Here, maybe pictures will help. Below is a little snap from Top Gear. On the left is an Aston Martin Vanquish. In the middle, a Lexus LFA. To far right, a Dodge Viper.



The Viper is the fastest of the three, and like the Corvette/AMG comparison, you can buy three Vipers for the price of one Vanquish or LFA.

Hence, it's cheap.

Or is it really that important that the word "Ruger" is never mentioned in the same breath as "Hi-Point"?

Quote:
As to the all-steel revolver point you made: Rossi makes all steel revolvers for under 300 bucks: cheaper than a polymer glock. So yes, some all steel revolvers are cheaper than a glock, and Rugers do not fit that category.
Is the Rossi of the same quality as a Glock? Does it carry the same warranty?

Or how about the real elephant in the room--the DA revolvers sold under the Rossi name are manufactured by Taurus. Would you compare a rebranded Taurus to a Glock?

Me, I think Ruger's steel offerings are decent-enough. Utilitarian, a bit like the Glock. In other words, you do lose a little something not getting a Smith. I'm not a big fan of their 1911s, although I know some are. The price differential between them and an entry-level Springfield isn't enough to justify the trade. To be fair to the Ruger, however, the Springfield frames are made in Brazil (by a high-quality manufacturer, not by Taurus) and the gun is simply assembled here. The Ruger is fully American-made, which of course carries a cost.

I definitely think that the polymer Rugers leave something to be desired, especially the LC9 and LC380. But again, the LC9 is marginally smaller than the late-to-market Glock 43, and size does require compromise in reliability, even today.
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Old 05-09-2017, 09:50 AM
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Great read. I love the picture of the 2 idiots at chipotle with rifles. Reminds me of idiots on youtube walking around with rifles just to get reactions from citizens and police.
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Old 05-09-2017, 11:52 AM
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K Frame Keith K Frame Keith is offline
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Excellent article. Thoughts that can be expanded on many times and I like the author's writing style. I'll still pass on appendix carry; "you'll shoot your wiener off kid".
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Old 05-09-2017, 12:36 PM
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Where does he say that?


I'm going to take my LCP home and cry for a while...
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Old 05-09-2017, 02:38 PM
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An excellent article. But for myself after 35 years of carrying a revolver, I carry my S&W Shield IWB, AlienGear Cross draw. I don't plan to outdraw anyone to be sure. I can draw swiftly but in today's situations, it is more important to seek cover before you engage, if possible, while assessing the danger or safety of engaging or not. I mentioned AlienGear holsters . They do not advertise any holster for Cross draw but I have found mine works well for that and have told them so. Cross draw permits me to conceal, and protect my weapon with my weak hand, which also helps conceal the pistol by blocking the view or protecting from disclosure when in close personal social contacts when greeting friends. Here on the Southern Border it is customary to greet by 'hugging".The pistol is also concealed from being taken from behind where it is in danger when on the right side. Of course as the article stated each of us must determine what is the best for ourselves, along with which weapon we carry and the position. I wish all of you good luck and pray that we will never have to resort to engaging in any selfdefense actions.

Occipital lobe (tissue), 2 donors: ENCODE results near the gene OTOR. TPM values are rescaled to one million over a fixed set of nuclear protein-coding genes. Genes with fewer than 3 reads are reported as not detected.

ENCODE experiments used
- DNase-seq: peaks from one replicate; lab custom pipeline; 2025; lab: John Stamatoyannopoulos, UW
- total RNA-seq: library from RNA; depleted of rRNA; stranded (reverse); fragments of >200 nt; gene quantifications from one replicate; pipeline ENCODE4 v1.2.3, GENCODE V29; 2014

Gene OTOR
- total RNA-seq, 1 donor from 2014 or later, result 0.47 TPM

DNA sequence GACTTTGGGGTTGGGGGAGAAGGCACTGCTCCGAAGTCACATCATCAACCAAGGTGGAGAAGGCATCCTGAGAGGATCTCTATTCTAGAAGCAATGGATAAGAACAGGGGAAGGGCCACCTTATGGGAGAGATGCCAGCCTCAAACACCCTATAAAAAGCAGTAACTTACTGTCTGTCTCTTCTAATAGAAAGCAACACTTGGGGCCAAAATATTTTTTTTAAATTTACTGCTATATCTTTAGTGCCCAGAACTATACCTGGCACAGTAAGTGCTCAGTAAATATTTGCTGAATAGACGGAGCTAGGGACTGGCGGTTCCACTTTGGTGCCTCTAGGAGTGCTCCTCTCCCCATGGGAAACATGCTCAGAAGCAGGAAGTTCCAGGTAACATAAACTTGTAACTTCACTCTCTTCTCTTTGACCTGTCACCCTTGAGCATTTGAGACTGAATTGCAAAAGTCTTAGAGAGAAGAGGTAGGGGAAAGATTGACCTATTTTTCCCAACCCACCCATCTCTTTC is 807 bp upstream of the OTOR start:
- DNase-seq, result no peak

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Old 05-09-2017, 04:21 PM
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Excellent article. Thoughts that can be expanded on many times and I like the author's writing style. I'll still pass on appendix carry; "you'll shoot your wiener off kid".
Funny that you say that:

Man shoots himself in penis while getting out of car - Toledo News Now, News, Weather, Sports, Toledo, OH
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Old 05-09-2017, 04:36 PM
ColbyBruce ColbyBruce is offline
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"Now, in certain places, if the time comes you need a gun, just grab the one sticking out of the pocket of the idiot in line in front of you at McDonald's"

I had no idea another forum member frequented the McDonalds near me.
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Old 05-09-2017, 05:24 PM
Wise_A Wise_A is offline
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Originally Posted by ChattanoogaPhil View Post


I'm going to take my LCP home and cry for a while...
Meh, good point, although I still didn't take it that way. And my opinion on the LCP is well-documented
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Old 05-11-2017, 09:00 AM
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I thought this was a thoughtful, well written piece, regardless of any "controversy" it stirred up.


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Old 05-11-2017, 11:31 AM
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The article was interesting reading.

The posts from members were also interesting, showing the members loyalty to there gun choices are strong and personal.

I personally say I will continue to CARRY my RUGER LCR 357 because when I pull the trigger it goes BANG.
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Old 05-11-2017, 12:13 PM
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Default I iike what he said right off the bat.......

...that the only good reason for carrying a gun is self defense. Not to impress, intimidate, giving a feeling of power orto settle disputes like I'm afraid that many people do.